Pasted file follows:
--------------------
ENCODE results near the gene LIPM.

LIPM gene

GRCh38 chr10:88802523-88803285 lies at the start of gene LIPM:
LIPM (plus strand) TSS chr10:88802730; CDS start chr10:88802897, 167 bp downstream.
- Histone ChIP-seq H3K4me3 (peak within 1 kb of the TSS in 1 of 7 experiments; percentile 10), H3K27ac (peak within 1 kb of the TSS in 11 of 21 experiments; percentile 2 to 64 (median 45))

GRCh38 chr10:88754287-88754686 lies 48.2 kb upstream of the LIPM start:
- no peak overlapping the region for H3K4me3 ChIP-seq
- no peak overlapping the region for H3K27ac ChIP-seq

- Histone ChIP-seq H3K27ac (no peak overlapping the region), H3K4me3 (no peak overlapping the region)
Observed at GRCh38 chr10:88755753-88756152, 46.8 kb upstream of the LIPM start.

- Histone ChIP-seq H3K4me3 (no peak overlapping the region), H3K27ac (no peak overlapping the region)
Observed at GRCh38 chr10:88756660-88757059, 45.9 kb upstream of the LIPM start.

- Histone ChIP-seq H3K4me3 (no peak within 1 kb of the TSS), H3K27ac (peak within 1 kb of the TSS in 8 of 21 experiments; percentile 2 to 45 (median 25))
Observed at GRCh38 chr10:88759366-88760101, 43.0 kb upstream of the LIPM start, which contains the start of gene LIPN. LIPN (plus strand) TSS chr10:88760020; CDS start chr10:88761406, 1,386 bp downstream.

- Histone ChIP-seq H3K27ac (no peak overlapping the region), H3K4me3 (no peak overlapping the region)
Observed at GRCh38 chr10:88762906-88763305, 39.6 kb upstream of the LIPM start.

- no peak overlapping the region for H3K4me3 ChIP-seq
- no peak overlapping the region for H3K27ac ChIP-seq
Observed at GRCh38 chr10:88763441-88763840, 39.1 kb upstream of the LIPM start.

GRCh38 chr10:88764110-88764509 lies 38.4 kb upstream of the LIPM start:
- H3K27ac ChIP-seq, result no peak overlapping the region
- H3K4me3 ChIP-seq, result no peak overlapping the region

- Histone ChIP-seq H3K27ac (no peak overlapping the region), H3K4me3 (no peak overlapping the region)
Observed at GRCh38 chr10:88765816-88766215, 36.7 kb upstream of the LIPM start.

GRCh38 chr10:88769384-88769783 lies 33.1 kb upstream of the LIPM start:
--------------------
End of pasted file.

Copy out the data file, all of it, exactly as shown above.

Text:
ENCODE results near the gene LIPM.

LIPM gene

GRCh38 chr10:88802523-88803285 lies at the start of gene LIPM:
LIPM (plus strand) TSS chr10:88802730; CDS start chr10:88802897, 167 bp downstream.
- Histone ChIP-seq H3K4me3 (peak within 1 kb of the TSS in 1 of 7 experiments; percentile 10), H3K27ac (peak within 1 kb of the TSS in 11 of 21 experiments; percentile 2 to 64 (median 45))

GRCh38 chr10:88754287-88754686 lies 48.2 kb upstream of the LIPM start:
- no peak overlapping the region for H3K4me3 ChIP-seq
- no peak overlapping the region for H3K27ac ChIP-seq

- Histone ChIP-seq H3K27ac (no peak overlapping the region), H3K4me3 (no peak overlapping the region)
Observed at GRCh38 chr10:88755753-88756152, 46.8 kb upstream of the LIPM start.

- Histone ChIP-seq H3K4me3 (no peak overlapping the region), H3K27ac (no peak overlapping the region)
Observed at GRCh38 chr10:88756660-88757059, 45.9 kb upstream of the LIPM start.

- Histone ChIP-seq H3K4me3 (no peak within 1 kb of the TSS), H3K27ac (peak within 1 kb of the TSS in 8 of 21 experiments; percentile 2 to 45 (median 25))
Observed at GRCh38 chr10:88759366-88760101, 43.0 kb upstream of the LIPM start, which contains the start of gene LIPN. LIPN (plus strand) TSS chr10:88760020; CDS start chr10:88761406, 1,386 bp downstream.

- Histone ChIP-seq H3K27ac (no peak overlapping the region), H3K4me3 (no peak overlapping the region)
Observed at GRCh38 chr10:88762906-88763305, 39.6 kb upstream of the LIPM start.

- no peak overlapping the region for H3K4me3 ChIP-seq
- no peak overlapping the region for H3K27ac ChIP-seq
Observed at GRCh38 chr10:88763441-88763840, 39.1 kb upstream of the LIPM start.

GRCh38 chr10:88764110-88764509 lies 38.4 kb upstream of the LIPM start:
- H3K27ac ChIP-seq, result no peak overlapping the region
- H3K4me3 ChIP-seq, result no peak overlapping the region

- Histone ChIP-seq H3K27ac (no peak overlapping the region), H3K4me3 (no peak overlapping the region)
Observed at GRCh38 chr10:88765816-88766215, 36.7 kb upstream of the LIPM start.

GRCh38 chr10:88769384-88769783 lies 33.1 kb upstream of the LIPM start: